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By Deanna Tayag

Imagine this: a pixie-like, socially-educated and incredibly-talented young woman at the forefront, bathed in red light, two guitarists with cotton candy-colored hair flanking her and a percussionist at the upper back of the stage haloed in smoke. In the middle of this vibrancy, two trumpet and saxophone players are running around underneath a raised house-prop, with Christmas-esque lights illuminating the words “MISTERWIVES.”

On Oct. 17, Santa Ana’s Observatory venue hosted the New York-based indie-pop group MisterWives. Having debuted their first studio album, “Our Own House,” in February of this year, the band has taken to the road on their fall excursion, The Scrapbook Tour, with opening acts CRUISR and WATERS.

The dimly-lit venue, faintly smelling of alcohol and weed, was filled with people ranging from their tweens to their thirties, screaming angrily along with opening act CRUISR’s “Throw Shade” and dancing enthusiastically to WATERS’s tune “Mom and Dads.” Both songs are ballads to our lost generation today, acknowledgments of being immersed within our both technologically-advanced and severely-impoverished society, starved for real human connections.

Despite the long 30-minute-to-an-hour waits that ensued between all three acts, the beauty of the music venue was that its intimate nature allowed the audience to connect with and talk to one another. The lack of a stable signal eliminated the possibility of social media; instead, we had to make memories in real time.

Then, the stage went dark, and strands of “Pure Imagination” made their way throughout the room. The slowed and stripped-down version of the song added to the mounting suspense and created a creepy aura that contradicted with the American indie pop vibes of MisterWives.

And, indeed, the entire set that followed soon after was too surreal: a mixture of lights, cartwheels and synchronized male dancing, all which left one to wonder whether or not the evening really was a figment of their imagination.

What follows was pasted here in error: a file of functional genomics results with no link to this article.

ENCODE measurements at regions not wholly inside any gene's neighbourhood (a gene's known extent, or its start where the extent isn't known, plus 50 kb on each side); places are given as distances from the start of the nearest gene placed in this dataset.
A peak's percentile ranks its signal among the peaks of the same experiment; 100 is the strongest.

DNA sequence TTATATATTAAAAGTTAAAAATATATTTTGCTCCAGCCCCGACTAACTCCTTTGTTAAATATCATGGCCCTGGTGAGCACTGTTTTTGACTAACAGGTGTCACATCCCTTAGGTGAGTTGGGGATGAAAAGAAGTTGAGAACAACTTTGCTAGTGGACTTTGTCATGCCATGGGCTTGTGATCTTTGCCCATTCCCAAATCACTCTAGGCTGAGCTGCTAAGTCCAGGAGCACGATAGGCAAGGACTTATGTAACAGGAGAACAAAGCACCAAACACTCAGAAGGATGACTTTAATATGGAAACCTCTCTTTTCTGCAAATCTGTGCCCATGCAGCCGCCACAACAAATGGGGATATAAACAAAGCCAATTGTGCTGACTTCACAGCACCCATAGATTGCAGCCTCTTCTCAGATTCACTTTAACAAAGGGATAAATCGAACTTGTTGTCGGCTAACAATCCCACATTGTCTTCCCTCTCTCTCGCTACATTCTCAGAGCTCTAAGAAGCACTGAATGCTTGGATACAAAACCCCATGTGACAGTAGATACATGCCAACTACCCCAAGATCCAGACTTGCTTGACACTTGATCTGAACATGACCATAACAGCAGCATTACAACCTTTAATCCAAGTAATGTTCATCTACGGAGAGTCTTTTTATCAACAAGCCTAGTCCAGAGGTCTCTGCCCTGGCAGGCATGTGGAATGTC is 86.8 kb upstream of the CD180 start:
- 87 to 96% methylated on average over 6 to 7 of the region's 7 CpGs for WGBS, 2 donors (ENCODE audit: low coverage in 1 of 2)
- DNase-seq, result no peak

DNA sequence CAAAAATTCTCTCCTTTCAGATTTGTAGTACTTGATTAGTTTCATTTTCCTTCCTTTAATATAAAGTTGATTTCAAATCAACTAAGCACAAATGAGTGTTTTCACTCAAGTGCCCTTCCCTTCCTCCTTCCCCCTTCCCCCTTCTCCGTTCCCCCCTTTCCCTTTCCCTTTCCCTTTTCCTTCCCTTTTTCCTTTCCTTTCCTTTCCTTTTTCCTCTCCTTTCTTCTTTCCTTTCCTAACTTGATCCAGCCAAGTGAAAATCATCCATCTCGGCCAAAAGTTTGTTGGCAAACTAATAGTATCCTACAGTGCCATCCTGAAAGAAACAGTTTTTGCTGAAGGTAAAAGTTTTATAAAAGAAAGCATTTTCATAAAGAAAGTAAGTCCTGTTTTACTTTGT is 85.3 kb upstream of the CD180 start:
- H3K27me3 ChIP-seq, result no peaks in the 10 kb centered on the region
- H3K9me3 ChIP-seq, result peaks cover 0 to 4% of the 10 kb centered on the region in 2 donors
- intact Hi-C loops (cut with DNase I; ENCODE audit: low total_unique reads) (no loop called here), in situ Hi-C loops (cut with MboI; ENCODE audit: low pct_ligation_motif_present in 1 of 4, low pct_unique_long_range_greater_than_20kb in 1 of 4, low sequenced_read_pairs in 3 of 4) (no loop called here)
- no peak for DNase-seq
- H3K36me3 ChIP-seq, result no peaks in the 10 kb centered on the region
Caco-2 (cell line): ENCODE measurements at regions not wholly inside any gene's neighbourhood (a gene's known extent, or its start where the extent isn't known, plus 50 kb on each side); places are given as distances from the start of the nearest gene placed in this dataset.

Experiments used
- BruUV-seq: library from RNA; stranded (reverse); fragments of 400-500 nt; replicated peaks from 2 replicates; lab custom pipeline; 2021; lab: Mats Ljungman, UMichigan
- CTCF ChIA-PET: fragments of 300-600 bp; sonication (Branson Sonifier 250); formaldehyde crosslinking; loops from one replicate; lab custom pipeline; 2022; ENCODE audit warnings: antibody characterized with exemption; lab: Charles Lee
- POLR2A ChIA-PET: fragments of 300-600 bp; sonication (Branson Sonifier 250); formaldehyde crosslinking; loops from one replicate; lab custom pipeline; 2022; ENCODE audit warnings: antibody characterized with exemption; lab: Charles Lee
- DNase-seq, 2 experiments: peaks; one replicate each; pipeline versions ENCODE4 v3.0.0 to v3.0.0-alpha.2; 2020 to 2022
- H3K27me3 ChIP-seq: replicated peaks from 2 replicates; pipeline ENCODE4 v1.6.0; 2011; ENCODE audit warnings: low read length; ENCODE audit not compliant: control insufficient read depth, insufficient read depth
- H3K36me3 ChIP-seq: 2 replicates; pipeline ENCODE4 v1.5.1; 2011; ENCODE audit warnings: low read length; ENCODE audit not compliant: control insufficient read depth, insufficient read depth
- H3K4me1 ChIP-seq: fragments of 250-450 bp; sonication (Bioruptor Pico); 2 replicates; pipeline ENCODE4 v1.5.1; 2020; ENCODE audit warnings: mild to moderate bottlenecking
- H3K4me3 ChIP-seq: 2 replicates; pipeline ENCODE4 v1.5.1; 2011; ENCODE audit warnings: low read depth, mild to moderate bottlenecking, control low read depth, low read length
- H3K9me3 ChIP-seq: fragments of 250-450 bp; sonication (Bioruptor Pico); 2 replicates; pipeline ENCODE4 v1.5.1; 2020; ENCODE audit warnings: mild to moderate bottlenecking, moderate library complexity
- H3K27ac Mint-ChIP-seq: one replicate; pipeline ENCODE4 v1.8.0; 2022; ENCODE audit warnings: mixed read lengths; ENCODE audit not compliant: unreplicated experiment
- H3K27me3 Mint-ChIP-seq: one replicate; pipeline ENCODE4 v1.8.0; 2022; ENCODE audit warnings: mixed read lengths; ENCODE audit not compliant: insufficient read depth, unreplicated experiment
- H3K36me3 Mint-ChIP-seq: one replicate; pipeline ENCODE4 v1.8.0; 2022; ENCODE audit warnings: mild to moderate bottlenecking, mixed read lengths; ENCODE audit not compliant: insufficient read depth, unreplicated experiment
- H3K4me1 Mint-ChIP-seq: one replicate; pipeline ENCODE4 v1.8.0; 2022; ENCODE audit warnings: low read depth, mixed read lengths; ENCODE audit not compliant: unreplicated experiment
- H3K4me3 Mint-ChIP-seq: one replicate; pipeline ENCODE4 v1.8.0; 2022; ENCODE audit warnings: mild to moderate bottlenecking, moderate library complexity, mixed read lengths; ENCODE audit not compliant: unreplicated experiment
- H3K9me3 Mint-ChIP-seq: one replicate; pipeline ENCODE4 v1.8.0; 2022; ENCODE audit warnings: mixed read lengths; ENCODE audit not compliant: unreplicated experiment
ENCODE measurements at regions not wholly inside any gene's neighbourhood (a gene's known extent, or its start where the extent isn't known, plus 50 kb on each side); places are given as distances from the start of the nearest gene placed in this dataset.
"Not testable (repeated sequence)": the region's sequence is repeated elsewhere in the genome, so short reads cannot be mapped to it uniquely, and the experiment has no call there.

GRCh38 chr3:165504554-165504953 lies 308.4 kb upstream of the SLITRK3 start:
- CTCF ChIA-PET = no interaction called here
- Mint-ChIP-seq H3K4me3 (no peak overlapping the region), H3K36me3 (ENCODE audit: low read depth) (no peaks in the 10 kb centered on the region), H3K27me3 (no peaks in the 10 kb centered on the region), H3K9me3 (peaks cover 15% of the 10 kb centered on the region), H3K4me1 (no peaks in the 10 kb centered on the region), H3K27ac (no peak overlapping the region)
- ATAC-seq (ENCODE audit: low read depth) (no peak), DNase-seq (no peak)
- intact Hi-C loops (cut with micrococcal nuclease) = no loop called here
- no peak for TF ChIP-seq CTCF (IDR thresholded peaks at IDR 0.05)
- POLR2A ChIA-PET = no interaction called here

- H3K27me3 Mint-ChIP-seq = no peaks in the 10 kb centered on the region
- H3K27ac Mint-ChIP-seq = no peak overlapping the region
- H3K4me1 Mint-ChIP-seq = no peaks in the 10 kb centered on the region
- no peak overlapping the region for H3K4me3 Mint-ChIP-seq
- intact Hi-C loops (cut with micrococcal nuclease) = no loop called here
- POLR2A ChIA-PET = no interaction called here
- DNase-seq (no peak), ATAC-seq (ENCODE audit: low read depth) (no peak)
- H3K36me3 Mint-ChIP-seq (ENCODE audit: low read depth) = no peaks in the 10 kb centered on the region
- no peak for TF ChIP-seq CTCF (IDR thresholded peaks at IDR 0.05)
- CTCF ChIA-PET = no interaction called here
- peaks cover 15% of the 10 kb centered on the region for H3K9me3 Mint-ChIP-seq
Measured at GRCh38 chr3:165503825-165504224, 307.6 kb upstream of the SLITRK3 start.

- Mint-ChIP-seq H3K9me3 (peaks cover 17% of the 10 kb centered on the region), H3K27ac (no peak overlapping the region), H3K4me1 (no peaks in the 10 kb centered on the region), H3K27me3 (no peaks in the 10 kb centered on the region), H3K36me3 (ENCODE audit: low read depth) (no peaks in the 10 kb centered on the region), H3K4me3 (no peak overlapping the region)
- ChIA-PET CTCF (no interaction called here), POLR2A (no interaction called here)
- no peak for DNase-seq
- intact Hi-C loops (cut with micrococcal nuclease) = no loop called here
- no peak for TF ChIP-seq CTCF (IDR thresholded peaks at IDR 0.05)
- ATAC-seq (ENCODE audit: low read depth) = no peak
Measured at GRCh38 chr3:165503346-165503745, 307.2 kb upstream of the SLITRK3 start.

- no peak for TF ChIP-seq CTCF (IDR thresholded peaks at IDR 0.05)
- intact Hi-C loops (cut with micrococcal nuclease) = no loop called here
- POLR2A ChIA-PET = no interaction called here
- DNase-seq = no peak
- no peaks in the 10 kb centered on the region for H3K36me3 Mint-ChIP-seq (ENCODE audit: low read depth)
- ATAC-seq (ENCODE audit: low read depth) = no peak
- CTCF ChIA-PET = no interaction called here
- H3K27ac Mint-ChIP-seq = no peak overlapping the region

One of the more memorable songs of the evening was the band’s rendition of “Coffins”: a slow, lyrical metaphor comparing the death of relationships and/or the liveliness of people to “carrying coffins.” As a treat to the sold-out venue, the band brought out their friend Andrea, a violinist, to play along with them.. The soulful, somber wails of the violin evoked a seemingly cathartic release from the audience; the instrument shed the tears that we were unable to.

However, the moment was made all the more special when the song blurred into the chorus of Stevie Nicks’s original song, “Landslide,” adding another layer of depth and meaning to “Coffins,” as singer Mandy Lee crooned, “and I’ve been / afraid of / changing…” The lights dimmed to a warm navy blue as the audience put their arms up, closed their eyes and relished in the familiarity of the words, bringing them back to a better place and time.

And, finally, towards the end of their set, they played “Reflections,” the hit single that launched their careers into relative fame, playing across mainstream radio stations and into the earbuds of brokenhearted, independent fighters. The song, dedicated to the determination needed to rebuild one’s self after being defined by another individual for so long, alludes to mirrors  “shattering / everything / that has reflections / of you” and has a groovy, upbeat vibe that gives those listening to it the energy needed to want to pick up those pieces of metaphoric glass and make a name for themselves once again. The song is one of healing, and as the lights blinked red and gold, and as Jesse Blum blared the trumpet, I pulled on my best friend Allison’s arm, lifting her up and down, I felt Lee’s earlier reminder in the atmosphere:

“You are not alone. And that is the beauty of music: it connects each and every single one of us to each other.”

That entire installment of MisterWive’s Scrapbook Tour was a moment defined by fragments of memories: that sense of unity and coming together that has been sorely lacked, the feeling of having the broken pieces of those around me come together and the sounds of joined laughter in time with the steady bass drum.

I walked out of it feeling as if something that had been long gone had now returned.

 

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